Max Walden: Peaceful explorer or war criminal – Who was Zheng He, China’s Muslim symbol of diplomacy?


Excerpts from Max Walden, Peaceful explorer or war criminal – Who was Zheng He, China’s Muslim symbol of diplomacy?

“Chinese authorities’ exploitation of the great expeditions of Zheng He, a Muslim, for diplomatic and commercial gains — while interning millions of Muslims in the Xinjiang region — is the height of hypocrisy and shamelessness,” Sharon Hom, executive director of Human Rights in China, told the ABC

“It also exposes the real goal of empire building and creation of vassal states along the Belt and Road route.”


Peaceful explorer or war criminal: Who was Zheng He, China’s Muslim symbol of diplomacy?

By Max Walden

Posted Sun 22 Sep 2019 at 3:15amSunday 22 Sep 2019 at 3:15am, updated Thu 14 Nov 2019 at 1:19pm

Key points:

  • Zheng He has been promoted as a symbol of China’s peaceful rise
  • His fleets sailed from China through South-East Asia, the Middle East and Africa
  • Some dispute the ‘peaceful explorer’ narrative and say he represents aggressive expansion

He was a six-foot-five Muslim eunuch who sailed from China to the coast of Africa. The greatest explorer you’ve never heard of.

Zheng undertook a series of epic voyages between 1405 and 1433, leading more than 20,000 men aboard a fleet consisting of more than 100 ships — easily the most advanced navy of its day.

While Zheng’s fleet showed off Chinese might and naval prowess, orthodox Chinese histories depict him as never engaging in gunboat diplomacy, rather developing friendships with foreign leaders.

“He did not occupy a single piece of land, establish any fortress, or seize any wealth from other countries,” China’s then-deputy minister of communications Xu Zu-yuan said in 2004.

“In the commercial and trade activities, he adopted the practice of giving more than he received, and thus he was welcomed and lauded by the people of the various countries along his routes.”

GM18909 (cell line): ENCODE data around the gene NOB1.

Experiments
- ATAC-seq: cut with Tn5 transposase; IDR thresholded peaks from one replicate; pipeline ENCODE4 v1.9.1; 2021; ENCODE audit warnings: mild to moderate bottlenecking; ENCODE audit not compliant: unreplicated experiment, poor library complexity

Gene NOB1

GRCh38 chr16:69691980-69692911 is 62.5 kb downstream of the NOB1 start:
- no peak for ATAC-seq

This is clearly how Beijing would like to be viewed internationally today, with the People’s Liberation Army Navy naming one of its ships the Zheng He.

But Philippine Supreme Court justice Antonio Carpio claimed last month that historians had proven Zheng never came to the Philippines, and that his myth was simply part of China’s attempts to justify its territorial claims in the South China Sea.

“I call this the fake history of the millennium, the fake news of the century,” he said.

Geoff Wade, an Australian historian focused on China’s engagement with South-East Asia, has argued that Zheng’s voyages represented a violent form of “maritime proto-colonialism”.

In the case of Vietnam, for example, Dr Wade has written: “There was invasion, occupation, the imposition of a military and civil administration, economic exploitation, and domination by a court in the capital of the dominating power.”

Ming rule of Vietnam is part of 1,000 years of Chinese domination of the South-East Asian country, which continues to anger Vietnamese nationalists to this day.

Dr Wade has written that the Zheng He voyages “involved the use of huge military force to invade peoples who were ethnically different from the Chinese, to occupy their territory, to break that territory into smaller administrative units, to appoint pliant rulers and ‘advisers’, and to economically exploit the regions sooccupied”.


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